Should Amgen Inc. have known better?
That's a fair question following the Food and Drug Administration's demand that the Thousand Oaks-based biotech company pull a television ad for its psoriasis drug Enbrel.
The FDA has been questioning the safety of numerous prescription drugs being marketed on television. In a letter to Amgen, the agency contended that the ads overstated Enbrel's effectiveness while minimizing the risks.
The ad featured minimally dressed adults without any of the red lesions that are notable signs of psoriasis giving the impression that the drug is 100 percent effective, even though no studies show that.
Moreover, according to the FDA, the ad failed to convey that the drug has potentially serious side effects, including raising the risk of tuberculosis and the cancer lymphoma.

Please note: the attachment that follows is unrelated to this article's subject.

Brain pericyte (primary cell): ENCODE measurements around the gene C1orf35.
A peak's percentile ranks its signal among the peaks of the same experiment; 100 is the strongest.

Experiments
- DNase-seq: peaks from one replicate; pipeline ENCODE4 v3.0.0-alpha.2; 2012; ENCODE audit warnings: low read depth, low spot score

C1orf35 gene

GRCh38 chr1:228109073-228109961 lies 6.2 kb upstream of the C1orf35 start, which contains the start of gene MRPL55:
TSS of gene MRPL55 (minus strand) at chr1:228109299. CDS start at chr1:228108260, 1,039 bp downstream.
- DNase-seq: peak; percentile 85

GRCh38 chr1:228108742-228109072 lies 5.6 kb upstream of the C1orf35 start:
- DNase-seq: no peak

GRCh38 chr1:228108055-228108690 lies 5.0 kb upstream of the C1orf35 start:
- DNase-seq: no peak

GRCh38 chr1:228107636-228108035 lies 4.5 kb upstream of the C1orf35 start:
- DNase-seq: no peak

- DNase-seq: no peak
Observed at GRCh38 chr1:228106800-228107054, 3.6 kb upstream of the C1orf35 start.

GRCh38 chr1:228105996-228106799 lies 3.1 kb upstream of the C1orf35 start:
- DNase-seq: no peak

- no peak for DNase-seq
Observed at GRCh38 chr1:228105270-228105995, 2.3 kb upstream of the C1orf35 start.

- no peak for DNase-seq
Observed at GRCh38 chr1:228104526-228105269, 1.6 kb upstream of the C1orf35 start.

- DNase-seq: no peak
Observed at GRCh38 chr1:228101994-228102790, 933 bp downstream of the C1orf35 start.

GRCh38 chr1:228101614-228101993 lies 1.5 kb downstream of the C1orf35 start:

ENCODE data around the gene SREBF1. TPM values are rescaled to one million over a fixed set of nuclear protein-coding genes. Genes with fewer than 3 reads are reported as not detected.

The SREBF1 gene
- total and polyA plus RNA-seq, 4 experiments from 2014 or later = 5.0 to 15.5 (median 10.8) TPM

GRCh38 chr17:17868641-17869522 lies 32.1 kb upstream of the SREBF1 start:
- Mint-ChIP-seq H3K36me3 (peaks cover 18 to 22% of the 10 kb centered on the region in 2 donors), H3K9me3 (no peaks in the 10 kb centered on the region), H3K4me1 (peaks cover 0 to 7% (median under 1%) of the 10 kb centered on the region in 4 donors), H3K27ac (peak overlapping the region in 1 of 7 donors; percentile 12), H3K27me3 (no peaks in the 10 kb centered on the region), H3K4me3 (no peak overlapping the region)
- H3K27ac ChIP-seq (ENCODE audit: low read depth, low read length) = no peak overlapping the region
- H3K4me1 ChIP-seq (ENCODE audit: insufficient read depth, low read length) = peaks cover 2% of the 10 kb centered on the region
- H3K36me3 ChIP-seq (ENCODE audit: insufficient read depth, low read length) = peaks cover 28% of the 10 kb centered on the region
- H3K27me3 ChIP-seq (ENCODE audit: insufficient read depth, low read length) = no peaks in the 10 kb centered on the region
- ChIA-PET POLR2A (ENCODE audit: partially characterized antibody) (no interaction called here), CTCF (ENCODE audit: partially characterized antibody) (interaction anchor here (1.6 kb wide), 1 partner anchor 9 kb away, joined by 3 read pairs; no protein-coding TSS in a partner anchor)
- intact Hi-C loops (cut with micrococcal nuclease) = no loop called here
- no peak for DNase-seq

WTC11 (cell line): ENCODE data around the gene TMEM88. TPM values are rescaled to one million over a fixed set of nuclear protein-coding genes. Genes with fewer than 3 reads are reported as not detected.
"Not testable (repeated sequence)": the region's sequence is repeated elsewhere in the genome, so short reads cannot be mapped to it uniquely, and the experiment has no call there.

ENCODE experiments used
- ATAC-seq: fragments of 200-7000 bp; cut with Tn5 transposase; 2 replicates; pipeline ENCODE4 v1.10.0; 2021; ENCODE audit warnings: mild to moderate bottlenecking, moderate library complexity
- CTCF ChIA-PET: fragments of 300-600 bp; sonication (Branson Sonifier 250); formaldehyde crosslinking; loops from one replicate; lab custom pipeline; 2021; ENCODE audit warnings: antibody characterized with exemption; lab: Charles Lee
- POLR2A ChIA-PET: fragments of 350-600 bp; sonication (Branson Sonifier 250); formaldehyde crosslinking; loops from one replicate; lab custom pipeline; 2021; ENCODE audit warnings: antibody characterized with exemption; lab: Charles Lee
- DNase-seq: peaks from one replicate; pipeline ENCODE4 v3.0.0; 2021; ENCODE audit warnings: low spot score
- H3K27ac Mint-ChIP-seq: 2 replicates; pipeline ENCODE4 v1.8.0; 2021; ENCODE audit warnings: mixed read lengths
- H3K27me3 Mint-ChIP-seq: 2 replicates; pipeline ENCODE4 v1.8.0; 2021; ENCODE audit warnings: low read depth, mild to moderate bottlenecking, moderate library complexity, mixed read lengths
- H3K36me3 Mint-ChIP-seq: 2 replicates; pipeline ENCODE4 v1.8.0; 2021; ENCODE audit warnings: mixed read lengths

"They were showing patients on TV going to the beach with their shirt off who looked like they never had psoriasis," said Adam Walsh, a Jefferies & Co. analyst. "Sometimes the marketing departments at pharmaceutical companies push the envelope."
Amgen spokeswoman Nurha Hindi declined to discuss the matter in detail. "We are really digging into the letter and talking to FDA to understand their concern and act accordingly," she said.
Lately the FDA has gone after prescription pain relievers Vioxx, Celebrex and others over safety concerns. Merck & Co.'s Vioxx was advertised as a safe arthritis drug, only to be later linked to more than 25,000 cardiovascular deaths. Vioxx was pulled from the market voluntarily.
This month, an FDA panel strongly recommended against allowing direct-to-consumer advertising if Vioxx is allowed back on the market.
Pfizer Inc.'s Celebrex is still on the market, but the FDA ordered the company to withdraw its ads, saying they overstated benefits and minimized risks.
Last November, the agency ordered Pfizer to pull two television ads for Viagra, also noting they overstated that drug's effectiveness also while minimizing its risk.
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